On the 9th -10th October our Education Programme Manager Sam Hobbs and HUK CEO Neil McClements attended the Best Practice Show at Birmingham’s NEC, the UK’s national event for general practice. With over 6,000 senior decision-makers and key influencers working within Primary and Secondary Care. This gave us the opportunity to get face to face with those responsible for shaping the future of Primary and Secondary Care and delivering on the next generation of general practice, through giving HUK a voice amongst these professions.
It was a real team effort; the show was extremely busy and we were grateful for the support of Roger Keyte (HUK Trustee) on Wednesday and Dagmara Karbowska (HUK Grants & Trusts Fundraising Officer) on Thursday. We were also joined for the entire show by our Venesection Best Practice Guideline co-authors Gerri Mortimer and Yvonne Francis. Having a full team on the stand meant we could talk to over 500 professionals.
This has had a massive impact on the Education Programme’s objectives for this quarter, raising HUKs profile, as a credible patient-focused, mission-driven organisation. We captured over 100 clinical stakeholders with the consent for us to contact them further to arrange training sessions in their local areas. The show enabled us to build relationships with GPs all over the UK, with the potential for many future training sessions to be booked and collaborations with GPs on GH focused projects.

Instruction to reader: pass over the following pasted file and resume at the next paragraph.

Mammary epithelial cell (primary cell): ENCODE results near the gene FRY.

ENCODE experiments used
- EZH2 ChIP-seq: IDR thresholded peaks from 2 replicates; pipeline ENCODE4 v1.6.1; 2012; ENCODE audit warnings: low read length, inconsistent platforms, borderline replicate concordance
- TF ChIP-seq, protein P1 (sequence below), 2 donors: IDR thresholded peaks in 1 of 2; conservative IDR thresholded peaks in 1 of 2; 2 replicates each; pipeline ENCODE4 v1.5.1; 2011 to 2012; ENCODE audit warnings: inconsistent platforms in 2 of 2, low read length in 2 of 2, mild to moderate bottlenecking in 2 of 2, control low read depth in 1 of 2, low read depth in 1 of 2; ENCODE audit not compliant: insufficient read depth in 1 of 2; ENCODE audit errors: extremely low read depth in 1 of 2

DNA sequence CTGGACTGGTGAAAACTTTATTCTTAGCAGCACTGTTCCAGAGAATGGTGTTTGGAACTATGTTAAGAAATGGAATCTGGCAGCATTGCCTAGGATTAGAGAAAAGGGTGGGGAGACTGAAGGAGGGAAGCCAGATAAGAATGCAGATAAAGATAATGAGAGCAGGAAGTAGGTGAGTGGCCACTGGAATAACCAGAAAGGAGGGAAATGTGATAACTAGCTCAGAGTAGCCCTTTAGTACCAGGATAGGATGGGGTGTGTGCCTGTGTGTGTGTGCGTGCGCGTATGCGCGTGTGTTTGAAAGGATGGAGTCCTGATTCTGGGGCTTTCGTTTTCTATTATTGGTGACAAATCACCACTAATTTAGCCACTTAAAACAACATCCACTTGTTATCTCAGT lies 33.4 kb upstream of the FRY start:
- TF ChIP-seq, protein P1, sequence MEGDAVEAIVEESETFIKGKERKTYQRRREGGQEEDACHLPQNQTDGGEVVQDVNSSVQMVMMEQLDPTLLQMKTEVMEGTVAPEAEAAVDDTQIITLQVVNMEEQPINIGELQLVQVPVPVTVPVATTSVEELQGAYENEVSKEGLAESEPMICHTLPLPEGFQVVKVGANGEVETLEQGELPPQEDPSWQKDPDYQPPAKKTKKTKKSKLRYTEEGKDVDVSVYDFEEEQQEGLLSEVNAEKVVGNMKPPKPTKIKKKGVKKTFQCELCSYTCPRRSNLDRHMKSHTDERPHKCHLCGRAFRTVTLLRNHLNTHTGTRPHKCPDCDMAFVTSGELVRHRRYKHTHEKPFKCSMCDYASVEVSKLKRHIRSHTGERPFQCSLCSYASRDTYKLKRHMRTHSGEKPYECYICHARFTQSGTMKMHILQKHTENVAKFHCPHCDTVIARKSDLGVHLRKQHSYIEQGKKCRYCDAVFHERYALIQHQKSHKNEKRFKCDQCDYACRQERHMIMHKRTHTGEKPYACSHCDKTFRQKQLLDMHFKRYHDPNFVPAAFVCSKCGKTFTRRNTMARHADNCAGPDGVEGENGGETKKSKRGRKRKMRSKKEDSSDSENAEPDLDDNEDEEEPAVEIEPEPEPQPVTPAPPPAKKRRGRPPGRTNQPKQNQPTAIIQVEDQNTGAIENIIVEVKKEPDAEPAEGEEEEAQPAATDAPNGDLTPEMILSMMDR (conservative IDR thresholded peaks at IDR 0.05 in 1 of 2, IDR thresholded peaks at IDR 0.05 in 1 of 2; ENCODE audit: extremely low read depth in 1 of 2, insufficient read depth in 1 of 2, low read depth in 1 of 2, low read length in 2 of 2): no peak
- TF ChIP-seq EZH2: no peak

It soon became apparent that there still is a real lack of knowledge about genetic haemochromatosis, with many professionals saying they had never even heard of it. On a more positive note, everyone we spoke to was genuinely interesting in GH and took on our advice and information packs for their department and practices including copies of the BSH guidelines. So much so that we had given out over 200 information packs within the first 4 hours of the show.
On the second day Sam Hobbs delivered a sought-after speaking slot to the assembled audience of over 50 healthcare professionals, covering key points around prevalence, genetics, symptoms, primary care investigations and pathways and ongoing management and treatment within Primary Care. This led to even more professionals visiting our stand with most questions being around family screening. This is an area we are routinely questioned about both from healthcare professionals and members of the public. Hopefully with the distribution of HUK resources and BSH guidelines, the family screening recommendations will be adhered to creating fewer issues for people living with iron overload.
Next week we will be visiting Liverpool for the annual RCGP Conference. Here we hope to make an equally successful impact and add to our growing database of key influencers for Primary and Secondary Care.